A Town Hall meeting last night in Albany drew an engaged crowd of more than 100 residents to hear federal, state and local officials discuss the theme of “Children, Community and Collaboration.”
Alameda County Supervisor Keith Carson, who represents District 5 on the Board of Supervisors, convened the meeting at the Albany Veterans Memorial Building and was joined by Assembly Member Nancy Skinner, Mayor Peggy Thomsen, Vice Mayor Joanne Wile and Pam Calloway, District Director for Congresswoman Barbara Lee.
“We have a unique opportunity tonight to present how the various levels of government overlap and coordinate to serve you,” Supervisor Carson noted. “We work together on a regular basis and lobby collectively on issues that are important to our shared communities in the East Bay.”
Pam Calloway read a prepared statement from Congresswoman Barbara Lee, who was unable to attend due to a family emergency. “The recent showdown in Congress over the Republican budget that would have slashed federal programs that help the neediest while protecting subsidies for big oil and tax breaks for private jets highlights the ongoing need for us to work together across federal, state, county and local jurisdictions to ensure our social safety net,” Congresswoman Lee declared.
Assemblymember Nancy Skinner, who currently chairs the Budget Committee in the State Assembly, highlighted numerous local projects that have benefited from the close collaboration between city and state leaders. For many years, Albany city officials envisioned a pocket park at a parcel on Pierce Street then owned by Cal Trans. “After much negotiation, our offices all got together and finally were able to persuade CalTrans to hand over the deed so the city has access to the land and can create the park that residents desire,” shared Assemblymember Skinner.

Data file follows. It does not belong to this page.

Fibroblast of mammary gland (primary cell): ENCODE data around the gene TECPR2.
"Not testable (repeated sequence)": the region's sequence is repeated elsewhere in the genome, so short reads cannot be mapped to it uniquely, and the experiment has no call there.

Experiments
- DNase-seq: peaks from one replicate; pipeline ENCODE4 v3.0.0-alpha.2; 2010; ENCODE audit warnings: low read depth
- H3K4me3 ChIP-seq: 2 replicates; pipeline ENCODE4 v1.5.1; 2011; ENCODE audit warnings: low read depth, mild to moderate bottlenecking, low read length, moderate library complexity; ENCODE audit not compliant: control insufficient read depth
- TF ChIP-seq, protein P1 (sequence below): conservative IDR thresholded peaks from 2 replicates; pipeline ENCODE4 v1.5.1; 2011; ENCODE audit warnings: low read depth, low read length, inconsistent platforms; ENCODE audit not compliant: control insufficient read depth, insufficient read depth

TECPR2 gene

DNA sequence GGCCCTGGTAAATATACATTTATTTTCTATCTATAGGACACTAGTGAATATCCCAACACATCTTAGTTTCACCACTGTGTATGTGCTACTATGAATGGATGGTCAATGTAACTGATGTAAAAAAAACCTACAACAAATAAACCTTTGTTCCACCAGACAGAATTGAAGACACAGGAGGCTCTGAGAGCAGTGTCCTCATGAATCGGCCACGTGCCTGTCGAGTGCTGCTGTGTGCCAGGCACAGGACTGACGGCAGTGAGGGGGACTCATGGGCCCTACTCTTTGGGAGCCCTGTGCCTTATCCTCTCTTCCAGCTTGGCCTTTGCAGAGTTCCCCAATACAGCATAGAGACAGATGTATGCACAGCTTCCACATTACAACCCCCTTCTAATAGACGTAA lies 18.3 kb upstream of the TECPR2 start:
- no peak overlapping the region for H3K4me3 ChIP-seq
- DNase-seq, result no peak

When she was a freshman school board member, Mayor Peggy Thomsen recalled, the board went to the Legislature to request financial support for students who lived in University Village. Those families weren’t paying property taxes because the university-owned village has tax-exempt status. Then Assemblymember Tom Bates carried a bill that successfully secured funding for those students. “To this day, we receive funding for those students and I want everyone to know that history of collaboration,” Mayor Thomsen said.
Residents asked questions on a range of issues, including taxes on electricity vs. natural gas; funding for childcare programs; concerns about mercury content in dental fillings; redistricting; drought and fire danger.
Judy Kerr, a former member of the Social and Economic Justice Commission in Albany, raised concerns about the licensing of massage parlors and the interface between those businesses and human trafficking.
“Alameda County and our District Attorney Nancy O’Malley have been leading the charge at a national level to combat human trafficking by taking a holistic approach to the issue,” noted Supervisor Carson. “We coordinate with health care and social services to approach individuals at risk of exploitation to provide them with alternatives and support in achieving self-sufficiency.”
The next Town Hall Meeting is scheduled to take place in Berkeley on Thursday, June 5. For more information, please call (510) 272-6695.